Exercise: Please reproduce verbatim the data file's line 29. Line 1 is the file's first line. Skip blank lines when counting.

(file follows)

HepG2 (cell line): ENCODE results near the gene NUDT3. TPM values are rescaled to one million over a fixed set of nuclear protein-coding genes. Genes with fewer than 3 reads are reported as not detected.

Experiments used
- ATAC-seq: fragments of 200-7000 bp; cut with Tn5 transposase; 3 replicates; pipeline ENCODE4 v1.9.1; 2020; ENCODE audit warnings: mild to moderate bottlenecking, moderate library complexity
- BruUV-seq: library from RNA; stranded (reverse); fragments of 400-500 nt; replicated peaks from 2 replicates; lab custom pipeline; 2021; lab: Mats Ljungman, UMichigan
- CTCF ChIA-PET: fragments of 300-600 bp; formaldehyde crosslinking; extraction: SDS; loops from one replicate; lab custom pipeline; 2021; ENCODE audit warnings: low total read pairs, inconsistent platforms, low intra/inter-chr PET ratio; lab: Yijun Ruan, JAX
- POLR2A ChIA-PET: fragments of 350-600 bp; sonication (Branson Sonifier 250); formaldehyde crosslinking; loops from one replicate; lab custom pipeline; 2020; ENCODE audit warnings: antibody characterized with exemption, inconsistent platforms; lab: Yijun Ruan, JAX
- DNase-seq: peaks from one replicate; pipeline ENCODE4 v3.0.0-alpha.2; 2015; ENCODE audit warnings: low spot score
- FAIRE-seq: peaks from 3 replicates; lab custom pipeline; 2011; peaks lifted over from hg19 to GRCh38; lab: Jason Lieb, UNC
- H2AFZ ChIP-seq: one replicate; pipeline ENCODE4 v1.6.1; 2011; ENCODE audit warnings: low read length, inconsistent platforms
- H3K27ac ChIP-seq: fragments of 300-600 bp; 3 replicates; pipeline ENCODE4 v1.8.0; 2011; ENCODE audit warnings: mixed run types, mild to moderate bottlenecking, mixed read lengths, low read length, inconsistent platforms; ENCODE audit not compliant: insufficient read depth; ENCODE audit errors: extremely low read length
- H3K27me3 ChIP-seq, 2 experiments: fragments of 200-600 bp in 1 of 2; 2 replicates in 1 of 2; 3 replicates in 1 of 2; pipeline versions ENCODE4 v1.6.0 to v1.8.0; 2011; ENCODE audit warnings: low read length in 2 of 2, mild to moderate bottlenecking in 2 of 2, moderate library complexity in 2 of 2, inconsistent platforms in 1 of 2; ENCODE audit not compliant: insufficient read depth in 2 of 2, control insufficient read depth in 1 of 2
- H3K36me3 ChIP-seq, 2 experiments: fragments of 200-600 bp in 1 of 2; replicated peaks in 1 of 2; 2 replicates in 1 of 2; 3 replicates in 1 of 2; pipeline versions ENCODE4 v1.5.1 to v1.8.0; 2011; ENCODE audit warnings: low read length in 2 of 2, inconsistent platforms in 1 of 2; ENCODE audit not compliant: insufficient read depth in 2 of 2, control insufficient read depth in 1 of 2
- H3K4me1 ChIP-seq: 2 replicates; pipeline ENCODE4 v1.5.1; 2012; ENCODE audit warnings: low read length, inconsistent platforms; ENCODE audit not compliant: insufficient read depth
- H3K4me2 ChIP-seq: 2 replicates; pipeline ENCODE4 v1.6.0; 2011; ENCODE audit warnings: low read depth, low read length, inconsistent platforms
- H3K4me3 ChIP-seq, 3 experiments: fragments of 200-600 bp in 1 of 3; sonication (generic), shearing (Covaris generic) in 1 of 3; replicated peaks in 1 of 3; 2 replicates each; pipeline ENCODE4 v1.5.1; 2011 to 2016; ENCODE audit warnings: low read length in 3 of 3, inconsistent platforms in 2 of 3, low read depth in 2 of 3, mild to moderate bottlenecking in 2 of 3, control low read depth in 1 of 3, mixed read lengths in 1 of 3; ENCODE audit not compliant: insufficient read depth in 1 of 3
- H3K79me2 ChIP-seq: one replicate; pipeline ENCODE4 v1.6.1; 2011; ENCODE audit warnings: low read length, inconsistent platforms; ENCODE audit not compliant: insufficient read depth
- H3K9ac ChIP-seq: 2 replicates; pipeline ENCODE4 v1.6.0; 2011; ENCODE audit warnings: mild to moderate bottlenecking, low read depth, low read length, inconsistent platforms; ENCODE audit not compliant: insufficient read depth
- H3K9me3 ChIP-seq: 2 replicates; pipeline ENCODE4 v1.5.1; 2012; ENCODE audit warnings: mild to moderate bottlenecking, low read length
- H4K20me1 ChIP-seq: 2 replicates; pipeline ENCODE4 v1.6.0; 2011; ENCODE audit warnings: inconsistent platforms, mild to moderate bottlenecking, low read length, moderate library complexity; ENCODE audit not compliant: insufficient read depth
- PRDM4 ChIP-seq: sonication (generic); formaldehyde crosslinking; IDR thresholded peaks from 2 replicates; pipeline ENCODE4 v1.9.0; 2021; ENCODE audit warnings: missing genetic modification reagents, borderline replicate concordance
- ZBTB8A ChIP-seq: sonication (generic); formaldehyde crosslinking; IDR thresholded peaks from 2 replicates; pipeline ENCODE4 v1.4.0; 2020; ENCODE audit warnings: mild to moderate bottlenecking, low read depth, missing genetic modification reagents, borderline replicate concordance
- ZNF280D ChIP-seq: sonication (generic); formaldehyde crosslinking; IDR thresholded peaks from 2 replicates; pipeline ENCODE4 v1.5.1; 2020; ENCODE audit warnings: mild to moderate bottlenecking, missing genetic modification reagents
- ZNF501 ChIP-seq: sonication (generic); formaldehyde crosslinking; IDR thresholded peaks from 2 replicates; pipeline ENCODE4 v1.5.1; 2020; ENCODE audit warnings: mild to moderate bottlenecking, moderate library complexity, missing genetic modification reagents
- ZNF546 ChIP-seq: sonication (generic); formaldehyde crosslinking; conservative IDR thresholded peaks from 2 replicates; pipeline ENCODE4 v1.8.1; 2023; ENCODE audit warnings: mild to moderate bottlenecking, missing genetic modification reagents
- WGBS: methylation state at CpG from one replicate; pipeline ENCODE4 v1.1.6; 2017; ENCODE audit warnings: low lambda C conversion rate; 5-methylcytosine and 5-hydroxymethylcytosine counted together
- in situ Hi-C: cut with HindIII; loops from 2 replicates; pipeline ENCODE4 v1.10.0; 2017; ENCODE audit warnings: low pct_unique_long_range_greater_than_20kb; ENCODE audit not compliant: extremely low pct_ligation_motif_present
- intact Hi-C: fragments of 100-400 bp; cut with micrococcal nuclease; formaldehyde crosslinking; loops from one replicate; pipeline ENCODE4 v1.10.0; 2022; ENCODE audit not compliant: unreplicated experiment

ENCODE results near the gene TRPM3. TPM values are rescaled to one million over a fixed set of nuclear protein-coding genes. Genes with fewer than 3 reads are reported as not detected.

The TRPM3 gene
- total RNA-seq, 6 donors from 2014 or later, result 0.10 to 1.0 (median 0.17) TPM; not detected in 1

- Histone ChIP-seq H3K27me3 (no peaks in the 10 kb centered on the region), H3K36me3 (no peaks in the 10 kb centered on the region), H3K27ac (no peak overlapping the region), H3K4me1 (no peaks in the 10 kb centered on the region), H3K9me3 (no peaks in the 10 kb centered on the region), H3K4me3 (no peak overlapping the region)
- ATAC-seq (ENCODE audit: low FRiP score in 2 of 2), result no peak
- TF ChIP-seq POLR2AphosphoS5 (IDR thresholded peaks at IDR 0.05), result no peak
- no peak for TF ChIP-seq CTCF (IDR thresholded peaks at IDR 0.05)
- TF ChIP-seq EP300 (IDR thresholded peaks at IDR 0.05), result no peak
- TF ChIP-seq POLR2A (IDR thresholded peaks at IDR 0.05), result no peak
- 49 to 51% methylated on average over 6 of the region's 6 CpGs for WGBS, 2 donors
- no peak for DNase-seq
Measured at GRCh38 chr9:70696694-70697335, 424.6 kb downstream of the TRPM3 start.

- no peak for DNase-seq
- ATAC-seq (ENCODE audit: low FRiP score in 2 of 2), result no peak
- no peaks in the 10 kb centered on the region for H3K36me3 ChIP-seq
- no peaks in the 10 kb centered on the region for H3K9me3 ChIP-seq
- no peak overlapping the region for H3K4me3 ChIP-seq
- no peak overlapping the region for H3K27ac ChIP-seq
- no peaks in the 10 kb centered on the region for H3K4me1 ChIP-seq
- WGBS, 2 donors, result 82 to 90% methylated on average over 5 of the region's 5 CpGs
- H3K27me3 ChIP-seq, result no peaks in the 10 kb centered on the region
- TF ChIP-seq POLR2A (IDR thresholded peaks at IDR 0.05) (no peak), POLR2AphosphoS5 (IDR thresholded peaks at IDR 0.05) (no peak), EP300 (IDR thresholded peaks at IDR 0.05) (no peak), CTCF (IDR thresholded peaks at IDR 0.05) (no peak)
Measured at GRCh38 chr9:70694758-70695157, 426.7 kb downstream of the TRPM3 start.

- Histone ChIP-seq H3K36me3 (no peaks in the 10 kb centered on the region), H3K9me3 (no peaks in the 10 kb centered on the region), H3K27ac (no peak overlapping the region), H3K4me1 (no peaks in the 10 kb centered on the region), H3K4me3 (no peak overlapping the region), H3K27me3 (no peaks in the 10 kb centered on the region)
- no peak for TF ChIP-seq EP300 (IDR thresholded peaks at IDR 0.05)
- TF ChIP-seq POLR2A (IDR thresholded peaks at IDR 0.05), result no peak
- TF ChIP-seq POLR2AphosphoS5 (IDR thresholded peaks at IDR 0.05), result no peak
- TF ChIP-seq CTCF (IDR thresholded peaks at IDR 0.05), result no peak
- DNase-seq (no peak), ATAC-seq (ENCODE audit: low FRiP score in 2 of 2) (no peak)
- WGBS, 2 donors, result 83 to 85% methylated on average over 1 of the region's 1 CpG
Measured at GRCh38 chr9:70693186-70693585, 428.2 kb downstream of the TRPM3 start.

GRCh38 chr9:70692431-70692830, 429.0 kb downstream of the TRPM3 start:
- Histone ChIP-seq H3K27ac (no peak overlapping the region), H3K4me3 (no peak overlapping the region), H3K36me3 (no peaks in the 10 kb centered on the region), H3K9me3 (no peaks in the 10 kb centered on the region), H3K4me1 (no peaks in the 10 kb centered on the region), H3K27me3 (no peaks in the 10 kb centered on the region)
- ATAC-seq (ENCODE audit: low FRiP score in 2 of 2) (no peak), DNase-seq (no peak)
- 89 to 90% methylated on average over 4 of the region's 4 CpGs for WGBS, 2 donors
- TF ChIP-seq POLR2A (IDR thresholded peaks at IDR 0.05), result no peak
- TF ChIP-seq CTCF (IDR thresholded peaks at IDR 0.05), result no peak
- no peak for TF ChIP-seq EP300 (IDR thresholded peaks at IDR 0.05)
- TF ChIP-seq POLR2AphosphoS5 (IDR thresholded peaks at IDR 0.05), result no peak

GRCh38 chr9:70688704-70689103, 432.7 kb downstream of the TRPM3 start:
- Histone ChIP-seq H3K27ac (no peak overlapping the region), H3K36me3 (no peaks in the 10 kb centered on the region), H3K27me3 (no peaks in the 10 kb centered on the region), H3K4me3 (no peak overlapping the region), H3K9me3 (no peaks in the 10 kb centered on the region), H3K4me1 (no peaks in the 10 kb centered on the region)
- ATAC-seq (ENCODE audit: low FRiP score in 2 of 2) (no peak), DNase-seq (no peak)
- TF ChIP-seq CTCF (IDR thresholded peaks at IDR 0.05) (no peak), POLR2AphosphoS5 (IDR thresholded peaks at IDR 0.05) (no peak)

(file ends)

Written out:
The TRPM3 gene